Science & Technology

Countries bet big on nuclear energy to explore deep space

From fuel to outer space power plants, the world is developing different usages of nuclear energy to explore space 

By Rohini Krishnamurthy
Published: Sunday 20 March 2022
Workers install one of the three Radioisotope Thermoelectric Generators on the Cassini spacecraft launched in October 1997 to study Saturn and its rings_

A new global space race has nations on their toes as they chart ambitious plans to go beyond the moon and Mars. They are all betting big on nuclear energy, touted to be the fastest and most efficient means of venturing into deep space.

Nuclear batteries, dubbed Radioisotope Thermoelectric Generators or RTGs, have been powering spacecrafts for more than six decades. They perform two key functions: Providing power to keep the on-board instruments running, and supplying heat to protect the instruments from the cold environs of space.

In 1961, the first RTG-powered satellite, the Transit 4A spacecraft, took off from the US. Since then, several nuclear-powered missions have been launched, including 25 from the US.

Russia has also invested in this technology. In 2013, China soft-landed its RTG-powered Chang'e 3 robot on the moon. NASA’s Perseverance rover, which touched down on Martian soil in 2021, is also nuclear-powered.

The global discourse is now moving beyond RTGs. The US and China plan to set up a nuclear power reactor on the moon to provide electricity for astronauts camping on the lunar body.

In 2021, NASA invited proposals from industries to design nuclear power systems for lunar applications. By 2030, the space agency plans to set up a plant that will continuously provide 10 kilowatts (kW) of power—the average annual power intake of a home on Earth.

Now China is hoping to do one better. According to news reports, the country is trying to build a reactor that can generate 1 megawatt (MW) of electric power.

India, which has till now relied only on solar power for its outer space missions, wants to join the bandwagon. In 2021, Indian Space Research Organization (ISRO) took its first step by inviting companies to develop a 100-watt RTG.

“We want to close the technology gap with global superpowers quickly,” says Chaitanya Giri, a space scientist with the Research and Information System for Developing Countries, a New Delhi-based think-tank.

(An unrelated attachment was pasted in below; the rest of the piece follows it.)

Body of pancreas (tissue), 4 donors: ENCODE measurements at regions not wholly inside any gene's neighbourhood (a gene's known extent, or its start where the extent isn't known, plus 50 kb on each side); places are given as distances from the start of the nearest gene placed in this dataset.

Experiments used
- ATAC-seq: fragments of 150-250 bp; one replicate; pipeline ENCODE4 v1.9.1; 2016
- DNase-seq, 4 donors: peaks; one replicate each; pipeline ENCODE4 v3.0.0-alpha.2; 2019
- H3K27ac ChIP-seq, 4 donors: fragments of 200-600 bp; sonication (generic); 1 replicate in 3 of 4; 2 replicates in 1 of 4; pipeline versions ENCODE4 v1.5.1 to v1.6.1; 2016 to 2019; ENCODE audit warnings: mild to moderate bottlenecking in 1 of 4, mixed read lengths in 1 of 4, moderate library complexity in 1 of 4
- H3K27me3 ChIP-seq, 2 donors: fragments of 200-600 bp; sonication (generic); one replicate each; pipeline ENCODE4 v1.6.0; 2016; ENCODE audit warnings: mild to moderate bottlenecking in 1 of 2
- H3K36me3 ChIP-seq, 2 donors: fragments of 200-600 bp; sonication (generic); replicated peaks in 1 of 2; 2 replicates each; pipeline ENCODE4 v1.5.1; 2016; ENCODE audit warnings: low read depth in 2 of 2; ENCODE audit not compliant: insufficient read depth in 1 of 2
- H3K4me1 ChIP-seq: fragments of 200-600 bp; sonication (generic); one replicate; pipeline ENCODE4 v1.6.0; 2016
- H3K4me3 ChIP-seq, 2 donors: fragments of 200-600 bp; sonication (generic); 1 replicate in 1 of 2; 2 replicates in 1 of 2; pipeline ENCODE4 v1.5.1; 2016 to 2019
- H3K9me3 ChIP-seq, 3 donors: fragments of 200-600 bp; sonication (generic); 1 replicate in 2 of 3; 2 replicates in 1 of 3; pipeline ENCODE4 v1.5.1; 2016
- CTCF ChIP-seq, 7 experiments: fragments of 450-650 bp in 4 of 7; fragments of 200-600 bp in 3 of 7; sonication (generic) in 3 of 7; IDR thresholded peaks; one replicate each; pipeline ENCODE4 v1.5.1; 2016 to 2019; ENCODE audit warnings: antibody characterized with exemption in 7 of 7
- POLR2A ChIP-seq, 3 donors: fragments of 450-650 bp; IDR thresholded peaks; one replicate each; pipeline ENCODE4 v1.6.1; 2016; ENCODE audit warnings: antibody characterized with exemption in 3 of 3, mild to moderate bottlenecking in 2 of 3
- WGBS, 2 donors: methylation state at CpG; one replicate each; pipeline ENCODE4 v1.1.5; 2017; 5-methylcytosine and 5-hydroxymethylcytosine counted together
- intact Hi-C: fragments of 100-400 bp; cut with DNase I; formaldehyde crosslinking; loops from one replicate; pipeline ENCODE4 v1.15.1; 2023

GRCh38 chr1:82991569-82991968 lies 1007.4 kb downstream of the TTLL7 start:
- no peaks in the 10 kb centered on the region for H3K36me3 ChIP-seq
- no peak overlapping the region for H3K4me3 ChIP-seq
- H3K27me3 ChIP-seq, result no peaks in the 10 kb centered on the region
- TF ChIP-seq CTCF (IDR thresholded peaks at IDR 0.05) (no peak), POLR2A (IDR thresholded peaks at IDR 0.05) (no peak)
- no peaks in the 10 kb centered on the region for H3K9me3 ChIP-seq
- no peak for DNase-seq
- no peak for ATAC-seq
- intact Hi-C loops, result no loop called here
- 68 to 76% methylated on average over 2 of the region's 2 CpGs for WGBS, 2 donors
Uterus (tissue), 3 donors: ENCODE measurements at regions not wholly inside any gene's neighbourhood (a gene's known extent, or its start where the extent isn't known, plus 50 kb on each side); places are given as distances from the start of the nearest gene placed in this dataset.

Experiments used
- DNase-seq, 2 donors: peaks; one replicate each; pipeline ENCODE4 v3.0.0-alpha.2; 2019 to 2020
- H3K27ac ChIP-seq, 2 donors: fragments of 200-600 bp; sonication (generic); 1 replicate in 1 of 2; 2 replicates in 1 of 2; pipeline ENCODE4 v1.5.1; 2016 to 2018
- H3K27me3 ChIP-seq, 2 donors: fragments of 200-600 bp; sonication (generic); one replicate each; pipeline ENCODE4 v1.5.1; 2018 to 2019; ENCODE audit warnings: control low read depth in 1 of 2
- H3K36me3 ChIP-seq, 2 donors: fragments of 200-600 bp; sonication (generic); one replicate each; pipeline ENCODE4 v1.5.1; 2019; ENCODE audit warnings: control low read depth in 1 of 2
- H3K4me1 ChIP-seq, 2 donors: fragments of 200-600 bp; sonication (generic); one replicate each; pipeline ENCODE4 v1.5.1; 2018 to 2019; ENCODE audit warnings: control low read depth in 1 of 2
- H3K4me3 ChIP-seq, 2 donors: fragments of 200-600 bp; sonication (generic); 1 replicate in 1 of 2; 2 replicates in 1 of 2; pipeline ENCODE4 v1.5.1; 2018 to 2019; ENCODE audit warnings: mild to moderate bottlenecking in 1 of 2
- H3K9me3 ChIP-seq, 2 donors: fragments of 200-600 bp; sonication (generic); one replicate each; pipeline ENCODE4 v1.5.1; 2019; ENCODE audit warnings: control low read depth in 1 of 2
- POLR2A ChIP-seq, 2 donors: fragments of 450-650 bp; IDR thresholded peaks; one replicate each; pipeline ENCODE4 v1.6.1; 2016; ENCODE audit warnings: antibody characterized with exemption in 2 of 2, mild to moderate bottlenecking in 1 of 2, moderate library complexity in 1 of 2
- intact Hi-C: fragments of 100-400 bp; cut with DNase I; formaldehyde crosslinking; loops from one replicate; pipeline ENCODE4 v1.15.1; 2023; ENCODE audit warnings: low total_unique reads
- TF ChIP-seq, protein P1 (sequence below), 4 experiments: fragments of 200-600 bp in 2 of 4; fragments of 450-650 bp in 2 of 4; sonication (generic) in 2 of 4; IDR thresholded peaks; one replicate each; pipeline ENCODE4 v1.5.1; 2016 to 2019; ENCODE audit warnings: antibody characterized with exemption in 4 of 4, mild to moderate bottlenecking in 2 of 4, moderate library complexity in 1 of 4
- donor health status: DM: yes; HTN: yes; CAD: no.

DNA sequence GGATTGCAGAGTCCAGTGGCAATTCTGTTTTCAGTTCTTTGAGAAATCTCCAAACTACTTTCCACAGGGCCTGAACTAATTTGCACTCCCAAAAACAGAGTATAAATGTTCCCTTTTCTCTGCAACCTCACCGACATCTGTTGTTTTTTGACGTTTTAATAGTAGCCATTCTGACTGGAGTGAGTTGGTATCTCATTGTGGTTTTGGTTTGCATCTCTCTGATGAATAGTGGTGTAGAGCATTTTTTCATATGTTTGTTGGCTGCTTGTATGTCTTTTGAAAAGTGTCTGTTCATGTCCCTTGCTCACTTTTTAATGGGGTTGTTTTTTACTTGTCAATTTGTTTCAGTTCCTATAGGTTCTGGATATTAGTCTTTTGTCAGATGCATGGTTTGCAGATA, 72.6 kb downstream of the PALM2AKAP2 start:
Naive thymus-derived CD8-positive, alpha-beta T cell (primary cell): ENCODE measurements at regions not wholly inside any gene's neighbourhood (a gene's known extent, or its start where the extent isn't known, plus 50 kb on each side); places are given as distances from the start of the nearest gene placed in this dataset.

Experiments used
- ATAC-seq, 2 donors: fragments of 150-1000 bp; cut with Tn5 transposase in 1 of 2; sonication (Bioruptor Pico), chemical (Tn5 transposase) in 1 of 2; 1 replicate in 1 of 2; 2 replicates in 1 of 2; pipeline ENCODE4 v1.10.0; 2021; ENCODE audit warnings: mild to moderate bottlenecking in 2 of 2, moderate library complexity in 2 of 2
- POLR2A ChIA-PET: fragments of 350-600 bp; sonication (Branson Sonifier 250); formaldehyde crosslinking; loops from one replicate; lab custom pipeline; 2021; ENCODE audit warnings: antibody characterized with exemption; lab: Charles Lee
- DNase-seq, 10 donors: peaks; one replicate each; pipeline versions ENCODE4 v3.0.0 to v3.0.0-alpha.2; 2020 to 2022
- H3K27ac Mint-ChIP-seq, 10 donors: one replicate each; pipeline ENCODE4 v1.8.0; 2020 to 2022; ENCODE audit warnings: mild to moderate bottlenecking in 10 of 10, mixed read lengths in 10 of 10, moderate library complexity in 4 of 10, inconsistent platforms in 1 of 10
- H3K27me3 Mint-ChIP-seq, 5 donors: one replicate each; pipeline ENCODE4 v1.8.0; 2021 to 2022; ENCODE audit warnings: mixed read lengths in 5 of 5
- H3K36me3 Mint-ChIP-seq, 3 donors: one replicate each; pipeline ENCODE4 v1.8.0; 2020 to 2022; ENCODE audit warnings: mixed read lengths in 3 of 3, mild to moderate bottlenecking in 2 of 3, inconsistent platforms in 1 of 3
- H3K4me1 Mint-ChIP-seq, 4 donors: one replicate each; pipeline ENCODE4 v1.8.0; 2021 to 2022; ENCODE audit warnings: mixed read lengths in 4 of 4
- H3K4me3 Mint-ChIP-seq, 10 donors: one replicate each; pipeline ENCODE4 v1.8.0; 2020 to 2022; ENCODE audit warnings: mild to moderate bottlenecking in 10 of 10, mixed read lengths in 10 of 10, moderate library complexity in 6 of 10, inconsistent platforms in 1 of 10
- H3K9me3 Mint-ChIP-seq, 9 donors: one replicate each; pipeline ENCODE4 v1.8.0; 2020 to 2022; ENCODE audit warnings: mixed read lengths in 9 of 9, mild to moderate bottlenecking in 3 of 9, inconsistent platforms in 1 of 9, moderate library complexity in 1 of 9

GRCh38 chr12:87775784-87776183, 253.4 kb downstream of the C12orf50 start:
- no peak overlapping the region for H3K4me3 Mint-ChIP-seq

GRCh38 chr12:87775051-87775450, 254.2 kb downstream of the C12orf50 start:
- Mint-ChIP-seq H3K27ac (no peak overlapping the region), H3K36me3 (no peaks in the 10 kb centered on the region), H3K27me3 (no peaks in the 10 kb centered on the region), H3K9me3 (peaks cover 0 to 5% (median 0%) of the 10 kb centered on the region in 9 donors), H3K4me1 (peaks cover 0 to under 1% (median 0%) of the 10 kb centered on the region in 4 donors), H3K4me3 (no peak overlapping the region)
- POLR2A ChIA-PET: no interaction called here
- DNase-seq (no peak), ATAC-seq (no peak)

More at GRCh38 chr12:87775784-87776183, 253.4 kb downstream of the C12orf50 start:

Solar arrays power most satellites in the Earth’s orbit. ISRO used solar panels and lithium-ion batteries to power the Mangalyaan mission to Mars and the Chandrayaan 1 and 2 missions to the moon. But solar panels work best in sunlit regions.

As spacecraft travel farther from the sun, this energy source becomes less efficient. For example, European Space Agency’s solar-powered Philae Lander failed to provide sufficient data after it accidentally landed on the pitch-dark side of the comet 67P/Churyumov-Gerasimenko, in 2014.

Further, RTGs have longer life-spans. There are “no concerns about refuelling or recharging. In short, there is no operational range anxiety,” Giri says. NASA launched its nuclear-powered Voyager 1 and 2 space probes in 1977 to study the outer solar system and beyond. The space probes provide information to this day.

Space agencies are currently using the eighth generation of nuclear batteries called the Multi-Mission Radioisotope Thermoelectric Generator or MMRTG. It provides 110 watts of electrical power. A light bulb consumes the same energy. This is enough to power all the instruments on-board.

RTGS, though, come with safety concerns. On April 21, 1964, the US Transit-5BN-3 navigation satellite failed to launch. It burned up on re-entry north of Madagascar, ejecting plutonium fuel into the atmosphere over the southern hemisphere.

Traces of plutonium-238 were reportedly detected in the area a few months later. Space agencies now seal RTGs inside a hard, radiation-proof shell to prevent radioactive particles from escaping.